|Office of Management and Budget||Print this document|
June 20, 2000
The Administration strongly opposes H.J.Res. 90, which would withdraw Congressional approval of the Agreement Establishing the World Trade Organization (WTO), and urges the Congress to defeat this resolution. By opening foreign markets to U.S. goods and services and promoting U.S. values around the world, the WTO is vital to America's interests. The United States must continue to participate and lead in the WTO.
Though its origins date back more than fifty years, the WTO continues to be a critical forum for the United States to: (1) assert and advance U.S. interests in the global economy; (2) lower trade barriers and promote new opportunities for American workers, firms, and farmers; (3) advance the rule of law; and (4) promote economic stability and peace by giving nations stronger stakes in one another's prosperity and stability.
The United States is the world's largest trading nation and the leader of the global economy. U.S. participation in the WTO and its predecessor, the GATT, has contributed to the expansion of U.S. exports, which have risen by almost $260 billion since 1994. The Uruguay Round, which established the WTO, cut tariffs worldwide by over one-third and expanded trade disciplines for the first time to agriculture, services, and intellectual property rights. Subsequently, the WTO concluded landmark agreements in information technology products, financial services, and basic telecommunications, which provide new opportunities for U.S. goods and services.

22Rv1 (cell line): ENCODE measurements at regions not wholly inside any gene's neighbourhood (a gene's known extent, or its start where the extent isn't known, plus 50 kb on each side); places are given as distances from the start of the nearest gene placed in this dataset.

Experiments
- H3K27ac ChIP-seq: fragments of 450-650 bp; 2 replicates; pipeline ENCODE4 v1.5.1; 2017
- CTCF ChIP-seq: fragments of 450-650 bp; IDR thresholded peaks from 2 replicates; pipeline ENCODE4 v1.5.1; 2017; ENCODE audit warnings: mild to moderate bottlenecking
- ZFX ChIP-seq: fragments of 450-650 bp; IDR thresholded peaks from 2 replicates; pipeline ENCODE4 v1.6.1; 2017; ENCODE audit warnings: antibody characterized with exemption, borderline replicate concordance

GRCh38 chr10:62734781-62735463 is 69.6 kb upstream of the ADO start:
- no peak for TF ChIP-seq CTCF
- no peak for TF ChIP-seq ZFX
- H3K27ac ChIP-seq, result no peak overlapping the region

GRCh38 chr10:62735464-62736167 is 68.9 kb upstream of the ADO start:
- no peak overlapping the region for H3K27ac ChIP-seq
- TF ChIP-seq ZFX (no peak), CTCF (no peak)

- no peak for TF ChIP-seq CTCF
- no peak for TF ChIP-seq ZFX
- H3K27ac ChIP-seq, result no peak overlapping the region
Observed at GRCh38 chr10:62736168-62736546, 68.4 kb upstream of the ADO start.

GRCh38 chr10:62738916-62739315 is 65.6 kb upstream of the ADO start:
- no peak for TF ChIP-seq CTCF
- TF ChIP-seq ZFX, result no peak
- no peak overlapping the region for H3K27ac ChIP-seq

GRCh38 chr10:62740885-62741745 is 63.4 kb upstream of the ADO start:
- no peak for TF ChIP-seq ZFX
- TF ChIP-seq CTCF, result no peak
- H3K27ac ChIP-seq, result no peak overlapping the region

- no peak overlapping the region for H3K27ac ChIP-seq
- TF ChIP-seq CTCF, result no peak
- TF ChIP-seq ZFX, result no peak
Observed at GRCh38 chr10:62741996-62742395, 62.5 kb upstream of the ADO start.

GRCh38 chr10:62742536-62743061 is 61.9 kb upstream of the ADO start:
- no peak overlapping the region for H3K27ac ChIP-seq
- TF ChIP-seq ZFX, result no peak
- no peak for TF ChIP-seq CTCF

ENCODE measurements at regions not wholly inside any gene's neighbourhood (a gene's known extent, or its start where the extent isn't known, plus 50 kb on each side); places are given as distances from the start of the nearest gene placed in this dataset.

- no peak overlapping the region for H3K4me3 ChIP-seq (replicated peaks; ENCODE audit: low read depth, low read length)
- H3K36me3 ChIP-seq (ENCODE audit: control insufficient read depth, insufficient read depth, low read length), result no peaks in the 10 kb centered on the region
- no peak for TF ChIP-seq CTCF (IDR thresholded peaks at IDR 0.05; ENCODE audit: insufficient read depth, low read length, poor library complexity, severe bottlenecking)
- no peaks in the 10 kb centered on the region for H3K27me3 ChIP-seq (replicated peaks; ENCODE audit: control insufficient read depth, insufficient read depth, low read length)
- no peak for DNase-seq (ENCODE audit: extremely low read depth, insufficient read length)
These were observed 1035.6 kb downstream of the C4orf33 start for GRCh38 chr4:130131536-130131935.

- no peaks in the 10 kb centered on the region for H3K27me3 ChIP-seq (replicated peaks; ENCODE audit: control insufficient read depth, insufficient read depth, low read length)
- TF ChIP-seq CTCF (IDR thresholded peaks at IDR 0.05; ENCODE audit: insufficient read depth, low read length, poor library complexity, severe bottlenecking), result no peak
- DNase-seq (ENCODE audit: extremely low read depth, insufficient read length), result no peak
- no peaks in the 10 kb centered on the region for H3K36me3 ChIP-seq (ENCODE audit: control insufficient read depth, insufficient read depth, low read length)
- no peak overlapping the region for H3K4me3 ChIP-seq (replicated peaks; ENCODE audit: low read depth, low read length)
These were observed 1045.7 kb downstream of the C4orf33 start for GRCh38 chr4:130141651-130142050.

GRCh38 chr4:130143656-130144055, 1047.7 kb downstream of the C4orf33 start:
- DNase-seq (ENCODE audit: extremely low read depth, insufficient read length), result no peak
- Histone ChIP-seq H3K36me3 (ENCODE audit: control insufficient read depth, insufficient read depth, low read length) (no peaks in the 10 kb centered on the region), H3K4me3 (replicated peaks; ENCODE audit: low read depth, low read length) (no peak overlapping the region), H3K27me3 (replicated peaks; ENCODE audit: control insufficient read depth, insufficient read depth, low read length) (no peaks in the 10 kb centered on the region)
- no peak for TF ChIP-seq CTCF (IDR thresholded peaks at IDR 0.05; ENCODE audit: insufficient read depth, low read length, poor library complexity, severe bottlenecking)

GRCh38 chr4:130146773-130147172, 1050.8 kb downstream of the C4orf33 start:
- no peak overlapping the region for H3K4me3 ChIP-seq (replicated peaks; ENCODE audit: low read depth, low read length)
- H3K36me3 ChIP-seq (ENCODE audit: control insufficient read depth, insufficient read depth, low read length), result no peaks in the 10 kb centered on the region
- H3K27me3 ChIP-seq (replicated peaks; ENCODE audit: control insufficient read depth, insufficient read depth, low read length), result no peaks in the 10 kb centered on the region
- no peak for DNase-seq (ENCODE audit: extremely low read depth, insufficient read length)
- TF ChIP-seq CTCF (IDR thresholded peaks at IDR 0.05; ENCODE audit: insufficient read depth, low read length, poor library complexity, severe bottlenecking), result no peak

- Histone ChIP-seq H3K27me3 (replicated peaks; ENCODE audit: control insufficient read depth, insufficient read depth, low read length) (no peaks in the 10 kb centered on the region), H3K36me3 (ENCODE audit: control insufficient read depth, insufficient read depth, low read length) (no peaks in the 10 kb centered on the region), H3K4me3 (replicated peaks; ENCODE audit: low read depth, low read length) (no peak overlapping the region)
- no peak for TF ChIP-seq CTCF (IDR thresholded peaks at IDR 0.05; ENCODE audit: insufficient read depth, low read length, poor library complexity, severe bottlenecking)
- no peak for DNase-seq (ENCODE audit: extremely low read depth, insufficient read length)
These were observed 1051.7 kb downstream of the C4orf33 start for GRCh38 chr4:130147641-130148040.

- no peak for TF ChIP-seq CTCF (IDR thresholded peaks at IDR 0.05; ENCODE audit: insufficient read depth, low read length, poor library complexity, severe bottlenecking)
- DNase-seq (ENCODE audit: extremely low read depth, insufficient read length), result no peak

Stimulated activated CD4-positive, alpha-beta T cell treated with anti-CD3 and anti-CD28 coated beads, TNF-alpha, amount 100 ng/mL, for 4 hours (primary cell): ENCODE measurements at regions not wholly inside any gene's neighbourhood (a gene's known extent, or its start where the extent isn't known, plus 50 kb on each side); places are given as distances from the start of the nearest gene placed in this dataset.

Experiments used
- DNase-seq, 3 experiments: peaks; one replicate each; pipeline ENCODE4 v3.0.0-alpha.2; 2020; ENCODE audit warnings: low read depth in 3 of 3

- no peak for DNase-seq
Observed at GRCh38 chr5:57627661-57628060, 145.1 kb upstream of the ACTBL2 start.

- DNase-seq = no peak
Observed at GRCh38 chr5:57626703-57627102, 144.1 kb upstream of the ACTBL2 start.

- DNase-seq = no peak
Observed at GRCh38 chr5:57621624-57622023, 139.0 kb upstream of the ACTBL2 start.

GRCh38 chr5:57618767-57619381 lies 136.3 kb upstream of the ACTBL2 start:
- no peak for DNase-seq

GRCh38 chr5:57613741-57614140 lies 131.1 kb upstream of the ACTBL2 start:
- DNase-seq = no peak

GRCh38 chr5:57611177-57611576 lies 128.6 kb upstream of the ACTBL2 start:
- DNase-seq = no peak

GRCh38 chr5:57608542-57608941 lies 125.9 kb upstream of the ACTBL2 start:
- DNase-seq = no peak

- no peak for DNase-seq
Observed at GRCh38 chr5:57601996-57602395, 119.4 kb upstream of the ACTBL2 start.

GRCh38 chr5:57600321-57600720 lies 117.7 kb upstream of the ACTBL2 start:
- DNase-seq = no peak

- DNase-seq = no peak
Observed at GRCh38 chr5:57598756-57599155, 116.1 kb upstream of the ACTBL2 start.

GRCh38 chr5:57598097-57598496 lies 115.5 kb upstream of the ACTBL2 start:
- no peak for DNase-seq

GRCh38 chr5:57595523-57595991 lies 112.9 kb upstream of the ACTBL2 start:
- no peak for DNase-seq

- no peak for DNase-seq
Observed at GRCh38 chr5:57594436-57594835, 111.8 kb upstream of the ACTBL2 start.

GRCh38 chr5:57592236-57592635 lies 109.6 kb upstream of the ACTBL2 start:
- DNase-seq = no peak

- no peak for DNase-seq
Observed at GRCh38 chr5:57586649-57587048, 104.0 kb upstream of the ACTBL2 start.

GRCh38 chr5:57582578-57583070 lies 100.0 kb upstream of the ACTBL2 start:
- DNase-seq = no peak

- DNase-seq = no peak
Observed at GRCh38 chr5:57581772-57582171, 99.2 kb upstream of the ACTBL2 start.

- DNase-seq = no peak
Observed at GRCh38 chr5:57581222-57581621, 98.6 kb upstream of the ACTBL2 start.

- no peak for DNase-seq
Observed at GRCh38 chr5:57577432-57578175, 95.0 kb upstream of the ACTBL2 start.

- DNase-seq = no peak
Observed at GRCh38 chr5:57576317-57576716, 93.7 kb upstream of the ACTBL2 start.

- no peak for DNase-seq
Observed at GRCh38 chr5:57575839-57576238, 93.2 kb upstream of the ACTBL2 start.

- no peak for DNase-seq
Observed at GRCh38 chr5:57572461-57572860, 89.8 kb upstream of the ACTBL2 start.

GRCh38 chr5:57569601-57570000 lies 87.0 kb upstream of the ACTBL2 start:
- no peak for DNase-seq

If the United States did not participate in the WTO, we would: (1) expose ourselves to discrimination by virtually all other major trading nations; (2) weaken our ability to get other countries to abide by trade commitments; (3) threaten U.S. competitiveness and living standards; and (4) create uncertainty and risk in the U.S. and world economy. U.S. participation and leadership in the WTO is critical at this time. There are more than 30 nations, including some economies in transition, seeking to join the WTO, as well as a number of developing countries that are working to meet their WTO obligations. Withdrawal of Congressional support for the multilateral system would send precisely the wrong message to these countries.
U.S. participation in the WTO has been highly beneficial to the United States and the Administration will continue to work to improve the WTO and respond to constructive criticism. The United States has been a leader in urging the WTO to be more open and accessible to the public and in ensuring that it promotes environmental protection and supports U.S. efforts to improve respect for internationally recognized core labor standards.